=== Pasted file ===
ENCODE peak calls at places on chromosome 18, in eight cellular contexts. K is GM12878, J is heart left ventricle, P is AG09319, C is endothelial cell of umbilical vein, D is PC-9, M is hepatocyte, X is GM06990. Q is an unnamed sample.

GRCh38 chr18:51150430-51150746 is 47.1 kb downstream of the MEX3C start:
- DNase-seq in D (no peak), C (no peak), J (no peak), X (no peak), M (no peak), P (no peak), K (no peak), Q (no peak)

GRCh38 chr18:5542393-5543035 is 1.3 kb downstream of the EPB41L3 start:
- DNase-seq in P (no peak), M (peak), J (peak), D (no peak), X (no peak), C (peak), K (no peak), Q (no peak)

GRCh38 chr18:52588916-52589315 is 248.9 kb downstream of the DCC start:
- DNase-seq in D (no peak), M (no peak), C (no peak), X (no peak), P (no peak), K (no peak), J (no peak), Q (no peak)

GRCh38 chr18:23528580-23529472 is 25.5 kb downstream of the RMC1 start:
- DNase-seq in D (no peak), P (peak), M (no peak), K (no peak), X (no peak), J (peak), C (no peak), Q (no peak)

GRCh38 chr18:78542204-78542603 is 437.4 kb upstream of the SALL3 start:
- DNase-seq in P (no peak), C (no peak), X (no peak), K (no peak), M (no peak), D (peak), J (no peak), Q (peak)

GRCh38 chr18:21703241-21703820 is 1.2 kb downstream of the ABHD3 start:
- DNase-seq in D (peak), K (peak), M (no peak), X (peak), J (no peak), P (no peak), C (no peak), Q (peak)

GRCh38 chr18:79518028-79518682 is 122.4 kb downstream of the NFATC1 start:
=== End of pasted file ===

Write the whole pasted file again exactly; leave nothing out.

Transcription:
ENCODE peak calls at places on chromosome 18, in eight cellular contexts. K is GM12878, J is heart left ventricle, P is AG09319, C is endothelial cell of umbilical vein, D is PC-9, M is hepatocyte, X is GM06990. Q is an unnamed sample.

GRCh38 chr18:51150430-51150746 is 47.1 kb downstream of the MEX3C start:
- DNase-seq in D (no peak), C (no peak), J (no peak), X (no peak), M (no peak), P (no peak), K (no peak), Q (no peak)

GRCh38 chr18:5542393-5543035 is 1.3 kb downstream of the EPB41L3 start:
- DNase-seq in P (no peak), M (peak), J (peak), D (no peak), X (no peak), C (peak), K (no peak), Q (no peak)

GRCh38 chr18:52588916-52589315 is 248.9 kb downstream of the DCC start:
- DNase-seq in D (no peak), M (no peak), C (no peak), X (no peak), P (no peak), K (no peak), J (no peak), Q (no peak)

GRCh38 chr18:23528580-23529472 is 25.5 kb downstream of the RMC1 start:
- DNase-seq in D (no peak), P (peak), M (no peak), K (no peak), X (no peak), J (peak), C (no peak), Q (no peak)

GRCh38 chr18:78542204-78542603 is 437.4 kb upstream of the SALL3 start:
- DNase-seq in P (no peak), C (no peak), X (no peak), K (no peak), M (no peak), D (peak), J (no peak), Q (peak)

GRCh38 chr18:21703241-21703820 is 1.2 kb downstream of the ABHD3 start:
- DNase-seq in D (peak), K (peak), M (no peak), X (peak), J (no peak), P (no peak), C (no peak), Q (peak)

GRCh38 chr18:79518028-79518682 is 122.4 kb downstream of the NFATC1 start: